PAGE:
Twitter in particular has been seen as a platform that has influenced activities related to food and health (Chen and Yang, 2014). The conclusion of the research by Chen and Yang found that the healthful food environment facilitates an individual’s exposure to a variety of different health foods they may not notice in supermarkets and individuals are also less likely to utilise fast food restaurants (Chen and Yang, 2014). Another study looked at the average amount of tweets that circulated twitter that were associated with food (Nguyen et al., 2017). Tweets that were positive and about healthy food accounted for 44% of tweets which is a clear indication that society enjoys sharing their thoughts on healthy foods which has positive connotations for the role of social media (Nguygen et al., 2017); although the reliability from using social media is questionable as there isn’t always a clear indication of the intention of someone’s tweets (Nguyen et al., 2017). Apart from the food, individuals buying patterns and how they feel about it, social media has also influenced consumers on the source of food, as social media has been linked with promoting agro-food and making consumers more aware of buying sustainable food sources (Stevens et al., 2016). Issues such as GMO (generic modified organisms), food safety and animal welfare now predominate on social media which helps raise awareness of issues that do not get the attention from mainstream news articles (Stevens et al., 2016).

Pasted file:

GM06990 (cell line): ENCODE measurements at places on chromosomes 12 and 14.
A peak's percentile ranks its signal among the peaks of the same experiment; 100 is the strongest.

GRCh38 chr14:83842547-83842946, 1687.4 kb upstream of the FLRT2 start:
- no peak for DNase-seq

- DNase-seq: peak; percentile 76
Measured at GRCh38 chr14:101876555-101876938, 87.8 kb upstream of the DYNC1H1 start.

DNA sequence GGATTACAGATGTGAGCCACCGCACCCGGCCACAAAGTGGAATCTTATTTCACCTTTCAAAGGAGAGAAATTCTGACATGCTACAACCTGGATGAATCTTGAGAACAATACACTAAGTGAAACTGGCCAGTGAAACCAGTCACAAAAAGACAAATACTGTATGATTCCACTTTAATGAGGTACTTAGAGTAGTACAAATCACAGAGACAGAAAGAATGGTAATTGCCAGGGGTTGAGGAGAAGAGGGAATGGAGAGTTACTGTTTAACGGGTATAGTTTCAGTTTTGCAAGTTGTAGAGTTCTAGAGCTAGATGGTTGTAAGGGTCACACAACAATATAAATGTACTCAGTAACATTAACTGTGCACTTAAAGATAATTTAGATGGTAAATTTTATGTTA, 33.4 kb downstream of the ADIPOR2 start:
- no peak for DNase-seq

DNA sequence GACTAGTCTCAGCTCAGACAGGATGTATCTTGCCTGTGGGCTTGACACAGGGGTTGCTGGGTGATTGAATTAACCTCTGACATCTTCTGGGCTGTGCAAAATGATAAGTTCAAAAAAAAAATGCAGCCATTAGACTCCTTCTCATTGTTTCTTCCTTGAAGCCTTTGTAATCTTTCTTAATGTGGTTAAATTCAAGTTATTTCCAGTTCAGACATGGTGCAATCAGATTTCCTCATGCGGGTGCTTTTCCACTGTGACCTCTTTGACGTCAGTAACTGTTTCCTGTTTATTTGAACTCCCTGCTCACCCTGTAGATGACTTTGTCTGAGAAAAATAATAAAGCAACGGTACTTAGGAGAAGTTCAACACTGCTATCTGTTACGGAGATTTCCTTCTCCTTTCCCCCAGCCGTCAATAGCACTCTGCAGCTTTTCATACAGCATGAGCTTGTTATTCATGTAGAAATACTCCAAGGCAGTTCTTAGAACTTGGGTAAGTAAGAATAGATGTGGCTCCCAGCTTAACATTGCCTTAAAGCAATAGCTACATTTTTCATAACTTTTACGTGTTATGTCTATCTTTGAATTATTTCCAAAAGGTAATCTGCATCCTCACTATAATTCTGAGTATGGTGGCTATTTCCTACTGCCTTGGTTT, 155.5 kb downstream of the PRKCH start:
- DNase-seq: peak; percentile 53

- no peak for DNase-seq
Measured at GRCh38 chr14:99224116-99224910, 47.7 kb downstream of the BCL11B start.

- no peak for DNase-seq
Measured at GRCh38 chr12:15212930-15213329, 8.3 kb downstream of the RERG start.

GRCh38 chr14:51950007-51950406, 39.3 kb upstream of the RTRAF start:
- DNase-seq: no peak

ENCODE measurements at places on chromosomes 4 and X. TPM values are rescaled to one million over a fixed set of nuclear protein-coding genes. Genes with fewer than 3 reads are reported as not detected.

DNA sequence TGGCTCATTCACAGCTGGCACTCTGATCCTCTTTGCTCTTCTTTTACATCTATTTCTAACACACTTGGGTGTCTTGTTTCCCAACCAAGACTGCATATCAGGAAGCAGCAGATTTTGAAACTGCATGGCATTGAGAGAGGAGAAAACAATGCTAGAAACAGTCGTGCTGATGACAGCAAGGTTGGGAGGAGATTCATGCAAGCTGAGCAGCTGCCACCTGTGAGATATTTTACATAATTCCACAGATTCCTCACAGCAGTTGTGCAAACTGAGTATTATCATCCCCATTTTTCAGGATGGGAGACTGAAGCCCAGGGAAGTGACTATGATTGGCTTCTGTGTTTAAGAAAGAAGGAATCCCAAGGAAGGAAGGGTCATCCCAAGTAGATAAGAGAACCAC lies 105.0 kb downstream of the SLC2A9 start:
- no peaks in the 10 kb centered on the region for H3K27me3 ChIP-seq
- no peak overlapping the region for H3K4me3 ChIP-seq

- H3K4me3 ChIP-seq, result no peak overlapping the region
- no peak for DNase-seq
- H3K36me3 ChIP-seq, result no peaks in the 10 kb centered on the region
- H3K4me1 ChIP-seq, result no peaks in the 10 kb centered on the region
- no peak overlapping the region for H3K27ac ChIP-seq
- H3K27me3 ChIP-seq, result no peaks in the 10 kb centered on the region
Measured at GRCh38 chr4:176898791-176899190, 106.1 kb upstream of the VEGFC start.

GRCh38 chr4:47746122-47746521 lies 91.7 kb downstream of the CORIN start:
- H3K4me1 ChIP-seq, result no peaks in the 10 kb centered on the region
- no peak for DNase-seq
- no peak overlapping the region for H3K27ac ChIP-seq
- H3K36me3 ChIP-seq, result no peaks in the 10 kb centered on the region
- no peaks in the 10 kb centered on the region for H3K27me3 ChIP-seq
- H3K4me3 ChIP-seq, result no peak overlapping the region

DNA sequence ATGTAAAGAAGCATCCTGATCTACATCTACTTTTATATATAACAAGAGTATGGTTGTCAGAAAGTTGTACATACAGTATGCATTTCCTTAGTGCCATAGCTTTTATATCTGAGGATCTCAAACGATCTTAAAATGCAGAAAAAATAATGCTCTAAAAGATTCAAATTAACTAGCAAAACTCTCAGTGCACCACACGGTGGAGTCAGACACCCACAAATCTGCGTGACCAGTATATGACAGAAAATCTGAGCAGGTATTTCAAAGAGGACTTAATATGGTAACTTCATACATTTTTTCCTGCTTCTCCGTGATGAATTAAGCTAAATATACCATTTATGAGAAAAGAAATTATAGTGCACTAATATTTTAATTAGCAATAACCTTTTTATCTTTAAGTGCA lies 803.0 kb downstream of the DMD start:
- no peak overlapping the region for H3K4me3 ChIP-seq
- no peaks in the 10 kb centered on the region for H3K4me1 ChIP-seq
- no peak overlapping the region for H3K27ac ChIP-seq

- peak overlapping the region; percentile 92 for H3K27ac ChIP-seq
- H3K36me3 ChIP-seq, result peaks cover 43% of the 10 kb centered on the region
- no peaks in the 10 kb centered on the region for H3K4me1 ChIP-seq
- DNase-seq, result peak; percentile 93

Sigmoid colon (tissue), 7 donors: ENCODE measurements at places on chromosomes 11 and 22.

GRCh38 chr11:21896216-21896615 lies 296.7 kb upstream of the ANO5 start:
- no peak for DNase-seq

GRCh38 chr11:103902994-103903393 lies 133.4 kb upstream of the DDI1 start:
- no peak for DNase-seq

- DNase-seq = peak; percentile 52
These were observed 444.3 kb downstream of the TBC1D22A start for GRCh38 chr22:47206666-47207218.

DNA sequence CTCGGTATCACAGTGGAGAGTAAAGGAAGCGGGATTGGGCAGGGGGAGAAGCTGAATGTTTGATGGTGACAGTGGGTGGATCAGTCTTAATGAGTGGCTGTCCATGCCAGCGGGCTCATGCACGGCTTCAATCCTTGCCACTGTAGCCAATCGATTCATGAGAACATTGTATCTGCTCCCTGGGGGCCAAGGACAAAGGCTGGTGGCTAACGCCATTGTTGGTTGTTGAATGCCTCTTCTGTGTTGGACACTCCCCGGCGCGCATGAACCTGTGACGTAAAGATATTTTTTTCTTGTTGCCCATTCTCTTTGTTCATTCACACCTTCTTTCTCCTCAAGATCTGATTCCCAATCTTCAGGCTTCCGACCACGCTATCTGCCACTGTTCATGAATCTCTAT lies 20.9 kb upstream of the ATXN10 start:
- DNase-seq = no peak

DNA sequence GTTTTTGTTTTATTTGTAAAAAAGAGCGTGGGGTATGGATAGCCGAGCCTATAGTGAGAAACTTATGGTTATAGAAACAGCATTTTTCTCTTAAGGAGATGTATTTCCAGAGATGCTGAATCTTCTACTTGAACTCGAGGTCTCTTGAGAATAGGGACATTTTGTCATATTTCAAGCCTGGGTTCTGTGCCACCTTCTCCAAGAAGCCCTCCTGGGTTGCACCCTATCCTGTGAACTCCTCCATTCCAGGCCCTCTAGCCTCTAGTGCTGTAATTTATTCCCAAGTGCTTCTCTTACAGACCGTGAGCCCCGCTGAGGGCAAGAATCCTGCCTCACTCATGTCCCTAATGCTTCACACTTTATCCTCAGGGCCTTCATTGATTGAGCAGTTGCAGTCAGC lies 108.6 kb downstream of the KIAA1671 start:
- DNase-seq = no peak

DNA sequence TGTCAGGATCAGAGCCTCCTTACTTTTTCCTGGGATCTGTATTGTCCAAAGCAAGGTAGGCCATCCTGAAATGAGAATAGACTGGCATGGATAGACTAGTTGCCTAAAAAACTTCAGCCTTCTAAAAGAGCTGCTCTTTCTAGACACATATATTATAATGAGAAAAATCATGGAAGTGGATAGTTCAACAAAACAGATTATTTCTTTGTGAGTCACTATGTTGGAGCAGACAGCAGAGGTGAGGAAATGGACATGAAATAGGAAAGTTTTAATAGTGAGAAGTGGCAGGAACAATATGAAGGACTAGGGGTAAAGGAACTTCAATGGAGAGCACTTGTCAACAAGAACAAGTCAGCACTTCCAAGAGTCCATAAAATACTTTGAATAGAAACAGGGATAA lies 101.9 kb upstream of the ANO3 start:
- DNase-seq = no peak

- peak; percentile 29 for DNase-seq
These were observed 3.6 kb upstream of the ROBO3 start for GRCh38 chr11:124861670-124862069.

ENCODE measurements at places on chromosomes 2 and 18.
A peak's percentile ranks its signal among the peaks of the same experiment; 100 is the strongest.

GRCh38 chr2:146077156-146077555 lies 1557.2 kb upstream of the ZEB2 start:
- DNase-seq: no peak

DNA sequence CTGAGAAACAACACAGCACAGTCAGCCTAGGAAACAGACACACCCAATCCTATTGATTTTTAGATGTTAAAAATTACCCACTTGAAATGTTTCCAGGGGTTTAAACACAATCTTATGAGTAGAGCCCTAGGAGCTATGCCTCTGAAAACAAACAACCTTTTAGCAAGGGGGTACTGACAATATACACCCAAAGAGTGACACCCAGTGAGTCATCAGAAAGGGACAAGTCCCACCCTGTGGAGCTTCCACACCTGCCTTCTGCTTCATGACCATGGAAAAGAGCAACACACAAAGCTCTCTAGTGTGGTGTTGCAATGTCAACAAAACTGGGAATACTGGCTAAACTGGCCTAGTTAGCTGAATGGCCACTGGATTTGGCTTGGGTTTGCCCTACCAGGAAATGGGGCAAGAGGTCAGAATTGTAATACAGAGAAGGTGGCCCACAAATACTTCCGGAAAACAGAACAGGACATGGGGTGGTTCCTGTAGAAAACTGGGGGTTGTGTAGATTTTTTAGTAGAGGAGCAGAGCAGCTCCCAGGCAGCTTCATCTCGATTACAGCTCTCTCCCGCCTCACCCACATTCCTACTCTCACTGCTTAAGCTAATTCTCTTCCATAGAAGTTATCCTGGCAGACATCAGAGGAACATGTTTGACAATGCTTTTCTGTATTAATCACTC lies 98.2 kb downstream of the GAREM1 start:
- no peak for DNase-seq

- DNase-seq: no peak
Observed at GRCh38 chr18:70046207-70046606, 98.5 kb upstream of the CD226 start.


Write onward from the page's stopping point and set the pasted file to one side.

Following the food trends of customers: Loyalty cards
Earlier it was mentioned that supermarkets have traditionally been a ‘sell on demand’ business therefore they supply what consumers want to purchase, so it could be argued therefore that consumers dictate the nation’s health and purchasing choices (Chen, 2014).